Monthly Archives: January 2010

FSPM Turns Up Heat On Grand Aquila

Federasi Serikat Pekerja Mandiri (FSPM), a union representing hotel, restaurant, and service workers, appears to be escalating its organizing campaign against the Grand Aquila Hotel in Bandung, West Java.  According to Republika, the union is calling for the Bandung city government to repeal Grand Aquila’s hotel license, unless the hotel reinstates 137 workers who were fired and “black-listed” for taking part in the organizing campaign.

More ASEAN-China FTA Protests

The Jakarta Post is reporting thousands of workers protesting the China-ASEAN Free Trade Agreement in Surabaya and Semarang.  In Semarang, Central Java the Provincial Legislative Assembly deputy speaker Bambang Sadono met the protesters and announced that the Governor would send a letter to the central government asking for a postponement of the agreement.

Workers protest against the free trade agreement between ASEAN countries and China (ACFTA) during a rally in Semarang, Central Java. (Jakarta Post)

[Update]: Tempointeraktif.com has a similar report on the protest in Semarang.  Here’s a quote from protest coordinator, Nanang Setiyono:

For developed countries like China free trade is a profitable system but for the weak domestic economy, it will beat the small industries. This is a death bell for Indonesian workers

PLN Union Opposes Privatization

From The Jakarta Globe:

Trade unionists at state electricity company PT Perusahaan Listrik Negara are seeking a judicial review to overturn the new electricity law, which will finally open up the power market in to private sector competition.  The union, which said it will apply for a judicial review at the Constitutional Court today, claims the law is unconstitutional because it will benefit foreign investors, while driving up the price of electricity.

The article goes on to discuss the issue of privatization itself more than how it will effect the PLN union and its workers.  For a more comprehensive analysis of the PLN’s fight against privatization, I suggest this blog post by Indah Budiarti on the issue.

Protesting ASEAN-China FTA

Earlier this month a number of unions mobilized workers to protest the ASEAN-China Free Trade Agreement.  Federasi Serikat Pekerja Pulp dan Kertas Indonesia ( FSP2KI ) (Federation of Pulp and Paper Labor Unions Indonesia) announced on its blog that its going to hold actions outside government buildings throughout the provinces on January 28th.  It should be interesting to see if the ASEAN-China FTA becomes a major mobilizing issue for worker organizations.  If you know of other past or planned actions, please post them.

Surya Trjandra on “Imprisoning Employers?”

In February 2008, a general manager in Pasuran, East Java was sentenced to 18 months in prison for firing four trade union leaders, a decision that was later upheld by the Surabaya High Court and the Supreme Court.  Despite this ruling, the four dismissed trade unionists have not gotten their jobs back and the employer remains free.  In a recent Jakarta Post article, Surya Tjandra of Atma Jaya Catholic University in Jakarta gave his thoughts on what this ruling may mean for the future of labor relations in Indonesia.  Below is the conclusion to his article:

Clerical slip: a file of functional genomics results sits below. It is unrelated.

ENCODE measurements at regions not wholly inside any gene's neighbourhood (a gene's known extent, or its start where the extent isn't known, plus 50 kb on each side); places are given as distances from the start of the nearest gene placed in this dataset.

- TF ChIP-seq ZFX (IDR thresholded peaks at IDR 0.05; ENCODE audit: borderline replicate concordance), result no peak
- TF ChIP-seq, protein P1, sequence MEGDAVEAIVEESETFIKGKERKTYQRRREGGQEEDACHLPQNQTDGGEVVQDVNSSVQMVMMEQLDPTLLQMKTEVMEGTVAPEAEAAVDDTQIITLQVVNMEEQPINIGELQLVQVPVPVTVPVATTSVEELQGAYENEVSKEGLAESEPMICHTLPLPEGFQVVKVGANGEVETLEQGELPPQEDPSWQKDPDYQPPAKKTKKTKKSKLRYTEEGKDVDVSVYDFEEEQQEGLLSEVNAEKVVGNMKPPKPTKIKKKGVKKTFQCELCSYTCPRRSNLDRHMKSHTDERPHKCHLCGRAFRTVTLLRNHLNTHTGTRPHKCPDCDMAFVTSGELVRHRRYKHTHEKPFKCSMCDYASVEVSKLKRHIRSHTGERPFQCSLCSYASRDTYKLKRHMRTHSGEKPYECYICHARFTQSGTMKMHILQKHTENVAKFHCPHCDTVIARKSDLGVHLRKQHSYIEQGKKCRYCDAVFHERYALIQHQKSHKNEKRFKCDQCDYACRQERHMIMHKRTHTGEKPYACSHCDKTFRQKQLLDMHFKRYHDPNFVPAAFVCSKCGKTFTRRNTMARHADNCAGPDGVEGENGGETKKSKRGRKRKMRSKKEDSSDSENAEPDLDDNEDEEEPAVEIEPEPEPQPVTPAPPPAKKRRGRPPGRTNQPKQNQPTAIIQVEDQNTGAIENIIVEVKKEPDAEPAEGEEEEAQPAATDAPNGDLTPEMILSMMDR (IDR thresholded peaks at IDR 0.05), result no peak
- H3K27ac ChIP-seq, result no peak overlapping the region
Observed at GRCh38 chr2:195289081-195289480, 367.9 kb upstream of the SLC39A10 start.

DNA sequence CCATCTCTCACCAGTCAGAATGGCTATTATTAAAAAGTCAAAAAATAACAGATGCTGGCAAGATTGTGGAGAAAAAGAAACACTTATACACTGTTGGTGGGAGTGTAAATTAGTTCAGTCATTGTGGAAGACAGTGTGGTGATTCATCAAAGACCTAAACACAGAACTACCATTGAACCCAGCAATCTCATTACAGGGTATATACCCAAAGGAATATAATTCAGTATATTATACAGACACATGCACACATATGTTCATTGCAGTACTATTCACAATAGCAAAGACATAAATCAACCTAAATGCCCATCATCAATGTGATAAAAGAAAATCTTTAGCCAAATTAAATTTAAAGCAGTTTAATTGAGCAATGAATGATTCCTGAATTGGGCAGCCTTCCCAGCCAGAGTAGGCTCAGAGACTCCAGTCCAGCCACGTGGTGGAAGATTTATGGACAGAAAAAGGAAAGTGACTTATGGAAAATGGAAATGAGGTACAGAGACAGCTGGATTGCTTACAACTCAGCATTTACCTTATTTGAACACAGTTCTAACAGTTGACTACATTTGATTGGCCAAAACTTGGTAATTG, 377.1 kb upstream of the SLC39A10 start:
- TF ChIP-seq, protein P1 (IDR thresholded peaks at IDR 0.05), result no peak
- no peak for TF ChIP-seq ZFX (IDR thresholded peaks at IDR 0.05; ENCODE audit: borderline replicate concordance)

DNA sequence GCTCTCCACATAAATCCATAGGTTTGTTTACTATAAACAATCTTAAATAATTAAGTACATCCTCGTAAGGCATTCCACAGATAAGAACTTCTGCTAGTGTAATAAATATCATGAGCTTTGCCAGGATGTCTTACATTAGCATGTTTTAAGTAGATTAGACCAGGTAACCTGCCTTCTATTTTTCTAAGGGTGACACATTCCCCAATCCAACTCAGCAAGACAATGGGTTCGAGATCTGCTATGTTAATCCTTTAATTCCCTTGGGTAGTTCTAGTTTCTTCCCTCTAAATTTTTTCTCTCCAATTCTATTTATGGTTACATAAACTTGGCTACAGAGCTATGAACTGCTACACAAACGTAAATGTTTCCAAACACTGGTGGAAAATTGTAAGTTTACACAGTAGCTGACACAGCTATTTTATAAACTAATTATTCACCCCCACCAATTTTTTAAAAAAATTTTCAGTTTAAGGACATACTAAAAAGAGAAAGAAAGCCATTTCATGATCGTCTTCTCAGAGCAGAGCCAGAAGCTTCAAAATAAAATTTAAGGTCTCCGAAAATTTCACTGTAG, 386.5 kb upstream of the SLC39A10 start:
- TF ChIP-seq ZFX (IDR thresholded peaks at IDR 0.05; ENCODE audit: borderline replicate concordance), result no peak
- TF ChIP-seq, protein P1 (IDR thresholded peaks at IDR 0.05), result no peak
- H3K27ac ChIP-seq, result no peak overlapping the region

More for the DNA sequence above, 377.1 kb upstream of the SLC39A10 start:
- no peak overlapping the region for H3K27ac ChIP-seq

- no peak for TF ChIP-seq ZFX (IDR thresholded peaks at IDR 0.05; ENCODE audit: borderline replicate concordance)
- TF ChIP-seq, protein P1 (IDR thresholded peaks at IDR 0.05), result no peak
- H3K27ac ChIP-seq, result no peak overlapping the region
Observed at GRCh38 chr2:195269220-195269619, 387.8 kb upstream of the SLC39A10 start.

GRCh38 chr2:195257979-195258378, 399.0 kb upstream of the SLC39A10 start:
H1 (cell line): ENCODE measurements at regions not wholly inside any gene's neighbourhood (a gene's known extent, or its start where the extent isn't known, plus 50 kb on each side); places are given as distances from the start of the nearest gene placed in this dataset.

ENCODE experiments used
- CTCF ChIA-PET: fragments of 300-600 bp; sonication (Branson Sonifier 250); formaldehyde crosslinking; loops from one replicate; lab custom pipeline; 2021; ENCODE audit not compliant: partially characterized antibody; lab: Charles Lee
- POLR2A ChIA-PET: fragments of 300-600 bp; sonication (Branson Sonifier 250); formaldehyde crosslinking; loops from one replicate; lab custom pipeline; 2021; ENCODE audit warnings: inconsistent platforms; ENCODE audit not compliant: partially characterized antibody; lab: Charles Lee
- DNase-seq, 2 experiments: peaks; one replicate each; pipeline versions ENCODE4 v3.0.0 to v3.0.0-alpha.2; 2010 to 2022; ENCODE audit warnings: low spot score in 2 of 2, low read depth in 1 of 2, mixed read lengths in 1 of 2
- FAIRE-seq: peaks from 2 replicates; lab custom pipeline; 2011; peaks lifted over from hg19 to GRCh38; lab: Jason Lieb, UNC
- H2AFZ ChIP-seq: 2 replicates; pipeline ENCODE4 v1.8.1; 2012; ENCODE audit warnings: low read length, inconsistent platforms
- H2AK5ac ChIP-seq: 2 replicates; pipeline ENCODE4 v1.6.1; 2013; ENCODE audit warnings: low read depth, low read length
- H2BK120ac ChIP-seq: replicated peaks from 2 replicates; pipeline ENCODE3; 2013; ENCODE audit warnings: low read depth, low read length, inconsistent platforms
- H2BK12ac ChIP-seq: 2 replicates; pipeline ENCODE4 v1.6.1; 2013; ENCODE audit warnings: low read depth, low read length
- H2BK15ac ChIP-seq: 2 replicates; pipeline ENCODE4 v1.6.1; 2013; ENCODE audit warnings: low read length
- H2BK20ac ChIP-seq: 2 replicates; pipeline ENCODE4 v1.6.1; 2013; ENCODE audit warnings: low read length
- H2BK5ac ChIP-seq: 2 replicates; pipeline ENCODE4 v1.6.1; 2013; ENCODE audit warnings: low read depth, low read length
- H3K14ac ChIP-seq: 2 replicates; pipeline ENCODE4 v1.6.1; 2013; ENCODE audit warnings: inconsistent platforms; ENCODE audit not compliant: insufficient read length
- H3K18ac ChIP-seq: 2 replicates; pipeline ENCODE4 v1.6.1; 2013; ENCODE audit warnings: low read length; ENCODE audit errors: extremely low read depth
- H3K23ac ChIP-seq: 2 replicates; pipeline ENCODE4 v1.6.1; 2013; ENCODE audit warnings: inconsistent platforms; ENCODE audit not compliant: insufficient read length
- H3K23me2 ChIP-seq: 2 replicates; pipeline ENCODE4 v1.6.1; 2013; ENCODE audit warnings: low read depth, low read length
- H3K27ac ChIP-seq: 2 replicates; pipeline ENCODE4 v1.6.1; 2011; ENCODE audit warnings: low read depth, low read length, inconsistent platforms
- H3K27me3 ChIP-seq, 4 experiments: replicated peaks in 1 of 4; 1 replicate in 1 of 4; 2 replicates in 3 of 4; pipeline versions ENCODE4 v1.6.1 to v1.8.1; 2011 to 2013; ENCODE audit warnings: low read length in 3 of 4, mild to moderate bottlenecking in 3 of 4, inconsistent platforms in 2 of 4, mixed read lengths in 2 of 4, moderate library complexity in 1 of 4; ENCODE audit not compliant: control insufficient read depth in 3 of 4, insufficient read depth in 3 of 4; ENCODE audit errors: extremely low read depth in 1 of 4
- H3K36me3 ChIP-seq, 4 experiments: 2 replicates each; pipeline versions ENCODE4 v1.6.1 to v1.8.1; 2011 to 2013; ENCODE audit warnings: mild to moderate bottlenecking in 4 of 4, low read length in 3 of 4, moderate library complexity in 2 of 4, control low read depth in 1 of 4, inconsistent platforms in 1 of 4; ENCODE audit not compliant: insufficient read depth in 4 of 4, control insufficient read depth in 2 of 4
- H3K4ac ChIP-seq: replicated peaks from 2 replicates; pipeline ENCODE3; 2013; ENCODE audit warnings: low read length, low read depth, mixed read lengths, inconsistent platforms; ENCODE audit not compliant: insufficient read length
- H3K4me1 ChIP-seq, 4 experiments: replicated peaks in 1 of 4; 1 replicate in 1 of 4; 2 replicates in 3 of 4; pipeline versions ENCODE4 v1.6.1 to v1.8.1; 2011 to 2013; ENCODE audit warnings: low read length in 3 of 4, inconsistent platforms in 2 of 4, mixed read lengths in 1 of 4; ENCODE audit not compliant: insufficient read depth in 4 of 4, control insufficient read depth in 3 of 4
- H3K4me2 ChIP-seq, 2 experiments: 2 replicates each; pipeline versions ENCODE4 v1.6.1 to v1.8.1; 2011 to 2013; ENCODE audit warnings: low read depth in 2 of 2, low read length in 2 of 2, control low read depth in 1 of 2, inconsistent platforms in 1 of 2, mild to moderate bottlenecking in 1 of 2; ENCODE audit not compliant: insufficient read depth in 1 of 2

In Indonesia, such an ideal style of dispute resolution in labor relations may still need some time to manifest. The distrust between workers and employers has long corrupted the system, while there has not been much effort to resolve this.  Such a decision to jail an employer for misconduct against union activists, however controversial it is, must be seen as merely a stepping stone to balance the current disharmony within the labor law enforcement in the country.  This cannot be done through a single court ruling; instead it should be taken up widely and systematically, involving all stakeholders: workers and their unions, employers and their associations, and the government.

Earlier in the article, the author also points out that the choice by unionists to go through criminal courts instead of the Manpower and Transmigration Ministry or the Industrial Relations Court suggests a lack of credibility among these institutions.

Jakarta Workers Protest For Larger Minimum Wage Increase

From The Jakarta Post:

Hundreds of workers stage a protest in front of the city hall Tuesday. They demanded the governor revise the provincial minimum wage of Rp 1,118,009 (US$122), which was increased by 4.5 percent from last year, to Rp. 1,317,710. -- Jakarta Post/Indah Setiawati

“The recent increase is too small. We want the city to follow the reasonable living costs that were determined based on the survey conducted by the Wage Council,” Halili, a representative of the National Workers Union (SPN), said.

Indosiar Employees Demand Pay Raise

From The Jakarta Globe:

Around 200 employees of Indosiar, a private television station in Indonesia, were staging a rally in front of their office building on Jalan Daan Mogot in West Jakarta on Monday demanding better salaries and facilities.   The staff alleged that many employees had not received a pay raise in six years.  The demonstrators wore black Indosiar uniforms and red headbands. They carried posters with slogans on them such as “six years with no pay raise” and “don’t fool us.”   The head of Indosiar’s employee union, Dicky Irawan, alleged in his oration that Indosiar had not obeyed the Labor Law.  “There are many Indosiar employees who have worked here for five years but their basic (monthly) salary is under Rp 350,000 ($38). Overtime pay on holiday is only Rp 40,000 ($ 4.38). It is against the Labor Law,” Dicky said.